As a retired member of the Special Forces, Art Weintraub knows the toll that combat can take on the soldiers who are in high-risk combat.
Special Mission Units include Seal Team Six, the Navy force that took out Osama Bin Laden in Pakistan, the Army’s Delta Force and Green Berets as well as other armed services groups. They are the soldiers who go behind the front lines for reconnaissance missions and risky operations. As vital as their activities are for the military, their work is incredibly dangerous.
“When they get hurt, they really get hurt,” Weintraub said.
Weintraub, a Springfield resident and the Commander of the Jewish War Veterans Post 273 in Springfield, is working to help Special Forces soldiers who have been injured in combat. He is looking to enlist the public's aid for the needs of injured service members that have made sacrifices he describes as “far beyond human comprehension.”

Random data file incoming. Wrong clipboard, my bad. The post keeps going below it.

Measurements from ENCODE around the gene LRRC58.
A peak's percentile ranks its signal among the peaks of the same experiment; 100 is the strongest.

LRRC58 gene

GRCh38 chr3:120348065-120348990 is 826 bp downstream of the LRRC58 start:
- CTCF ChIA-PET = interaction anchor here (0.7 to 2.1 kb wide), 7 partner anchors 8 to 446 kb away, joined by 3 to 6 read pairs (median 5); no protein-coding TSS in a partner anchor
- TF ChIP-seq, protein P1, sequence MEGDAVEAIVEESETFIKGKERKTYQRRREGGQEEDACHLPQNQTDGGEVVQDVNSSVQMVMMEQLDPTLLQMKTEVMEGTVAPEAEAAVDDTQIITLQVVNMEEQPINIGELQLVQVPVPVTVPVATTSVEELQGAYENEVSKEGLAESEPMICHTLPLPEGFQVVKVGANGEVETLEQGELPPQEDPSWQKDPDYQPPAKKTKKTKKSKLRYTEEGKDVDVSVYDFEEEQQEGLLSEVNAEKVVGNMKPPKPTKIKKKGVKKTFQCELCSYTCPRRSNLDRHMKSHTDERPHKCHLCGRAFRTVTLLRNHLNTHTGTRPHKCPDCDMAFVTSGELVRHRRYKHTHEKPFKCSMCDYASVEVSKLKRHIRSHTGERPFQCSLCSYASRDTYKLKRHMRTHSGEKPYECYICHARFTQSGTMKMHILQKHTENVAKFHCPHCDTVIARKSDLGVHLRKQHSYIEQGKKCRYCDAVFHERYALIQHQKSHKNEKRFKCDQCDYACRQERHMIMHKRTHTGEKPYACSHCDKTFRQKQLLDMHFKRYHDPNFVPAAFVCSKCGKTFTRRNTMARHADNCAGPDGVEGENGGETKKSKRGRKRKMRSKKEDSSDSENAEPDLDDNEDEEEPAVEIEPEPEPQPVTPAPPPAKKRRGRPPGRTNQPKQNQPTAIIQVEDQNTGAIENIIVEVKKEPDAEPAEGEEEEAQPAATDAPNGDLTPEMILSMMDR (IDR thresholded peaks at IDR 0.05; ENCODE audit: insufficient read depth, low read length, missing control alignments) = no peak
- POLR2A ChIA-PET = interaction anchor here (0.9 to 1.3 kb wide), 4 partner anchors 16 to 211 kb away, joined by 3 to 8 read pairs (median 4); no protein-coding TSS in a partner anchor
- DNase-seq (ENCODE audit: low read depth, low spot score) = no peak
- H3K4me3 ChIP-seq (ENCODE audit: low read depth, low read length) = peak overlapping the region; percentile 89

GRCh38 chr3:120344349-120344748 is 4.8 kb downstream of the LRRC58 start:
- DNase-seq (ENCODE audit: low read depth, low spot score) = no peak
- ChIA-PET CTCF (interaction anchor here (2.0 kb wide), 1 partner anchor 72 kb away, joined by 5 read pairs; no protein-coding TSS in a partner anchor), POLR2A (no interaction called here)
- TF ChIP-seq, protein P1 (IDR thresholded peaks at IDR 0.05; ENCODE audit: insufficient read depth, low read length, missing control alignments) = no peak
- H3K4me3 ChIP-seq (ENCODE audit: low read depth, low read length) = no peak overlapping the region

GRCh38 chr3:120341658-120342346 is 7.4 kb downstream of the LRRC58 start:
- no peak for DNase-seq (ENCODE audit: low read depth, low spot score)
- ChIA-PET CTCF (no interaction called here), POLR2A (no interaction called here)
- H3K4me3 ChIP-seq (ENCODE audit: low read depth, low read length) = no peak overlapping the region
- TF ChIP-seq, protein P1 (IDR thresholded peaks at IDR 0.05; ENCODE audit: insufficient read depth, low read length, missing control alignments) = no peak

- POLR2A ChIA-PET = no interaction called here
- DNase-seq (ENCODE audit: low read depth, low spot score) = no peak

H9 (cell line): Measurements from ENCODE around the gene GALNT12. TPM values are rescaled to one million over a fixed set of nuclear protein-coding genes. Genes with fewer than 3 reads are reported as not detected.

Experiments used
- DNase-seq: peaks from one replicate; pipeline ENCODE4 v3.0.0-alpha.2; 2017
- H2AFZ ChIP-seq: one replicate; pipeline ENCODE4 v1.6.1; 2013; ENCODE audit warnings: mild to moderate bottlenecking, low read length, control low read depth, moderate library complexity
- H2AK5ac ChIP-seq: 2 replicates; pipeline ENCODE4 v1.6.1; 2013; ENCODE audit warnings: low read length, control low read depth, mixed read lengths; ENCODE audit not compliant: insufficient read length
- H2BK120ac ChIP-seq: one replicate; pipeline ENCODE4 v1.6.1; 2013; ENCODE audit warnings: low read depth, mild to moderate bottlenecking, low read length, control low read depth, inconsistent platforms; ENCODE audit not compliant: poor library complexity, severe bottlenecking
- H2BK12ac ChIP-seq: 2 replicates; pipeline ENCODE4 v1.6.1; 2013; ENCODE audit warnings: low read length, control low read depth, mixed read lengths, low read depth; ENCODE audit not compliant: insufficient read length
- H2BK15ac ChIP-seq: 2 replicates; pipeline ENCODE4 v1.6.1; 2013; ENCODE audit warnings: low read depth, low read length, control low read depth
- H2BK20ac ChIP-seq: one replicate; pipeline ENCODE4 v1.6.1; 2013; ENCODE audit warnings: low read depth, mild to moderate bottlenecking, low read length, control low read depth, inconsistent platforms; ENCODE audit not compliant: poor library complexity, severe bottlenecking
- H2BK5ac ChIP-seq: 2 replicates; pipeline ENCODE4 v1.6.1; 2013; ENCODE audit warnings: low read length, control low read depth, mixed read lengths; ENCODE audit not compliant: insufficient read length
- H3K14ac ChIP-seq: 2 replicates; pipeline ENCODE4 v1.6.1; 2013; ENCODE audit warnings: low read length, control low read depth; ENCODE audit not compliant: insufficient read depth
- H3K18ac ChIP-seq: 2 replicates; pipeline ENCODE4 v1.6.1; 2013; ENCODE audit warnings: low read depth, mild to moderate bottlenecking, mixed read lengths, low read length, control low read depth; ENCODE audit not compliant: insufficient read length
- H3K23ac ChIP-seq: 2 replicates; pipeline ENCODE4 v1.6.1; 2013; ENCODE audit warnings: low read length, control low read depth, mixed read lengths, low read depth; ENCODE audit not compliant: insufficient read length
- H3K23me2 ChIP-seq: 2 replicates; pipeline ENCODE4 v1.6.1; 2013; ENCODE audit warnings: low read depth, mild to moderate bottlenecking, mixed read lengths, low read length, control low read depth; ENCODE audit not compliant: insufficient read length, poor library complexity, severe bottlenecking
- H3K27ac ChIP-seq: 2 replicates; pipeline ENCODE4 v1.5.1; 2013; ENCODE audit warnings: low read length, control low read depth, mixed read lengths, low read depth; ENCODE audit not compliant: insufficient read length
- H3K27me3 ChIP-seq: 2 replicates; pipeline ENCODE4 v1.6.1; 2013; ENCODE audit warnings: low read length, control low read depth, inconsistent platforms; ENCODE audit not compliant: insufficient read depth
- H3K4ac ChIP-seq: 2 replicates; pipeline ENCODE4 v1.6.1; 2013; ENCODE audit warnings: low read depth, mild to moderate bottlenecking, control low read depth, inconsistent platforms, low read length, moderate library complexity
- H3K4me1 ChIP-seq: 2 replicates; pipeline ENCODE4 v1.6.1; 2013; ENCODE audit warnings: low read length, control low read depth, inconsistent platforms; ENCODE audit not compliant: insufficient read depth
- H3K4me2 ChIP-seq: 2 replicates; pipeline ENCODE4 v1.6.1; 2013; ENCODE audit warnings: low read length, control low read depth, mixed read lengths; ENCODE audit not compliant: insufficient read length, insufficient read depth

Through his leadership, the JWV Post has been recognized as a financial contributor for Wounded Warriors through the 46th Special Forces Association. The Wounded Warrior Project is a national charitable support program for veterans injured in combat founded in 2003 by injured former members of the military. Weintraub strongly endorsed the group for their transparency and lack of overhead costs.
“I only donate to them,” Weintraub said. “They don’t make money operating the program. The money goes 100 percent to the vets.”
Through his association with the Special Forces Association, Weintraub said he was able to direct funds to injured Special Forces vets. Weintraub noted that the veterans benefiting from the program are young and have the rest of their lives to go forward with. And it’s often a more difficult adjustment into civilian life with severe injuries becoming commonplace.
“The war going on now is different, mostly because of [Improvised Explosive Devices],” Weintraub said. “There’s more limb loss and paraplegics than any wars.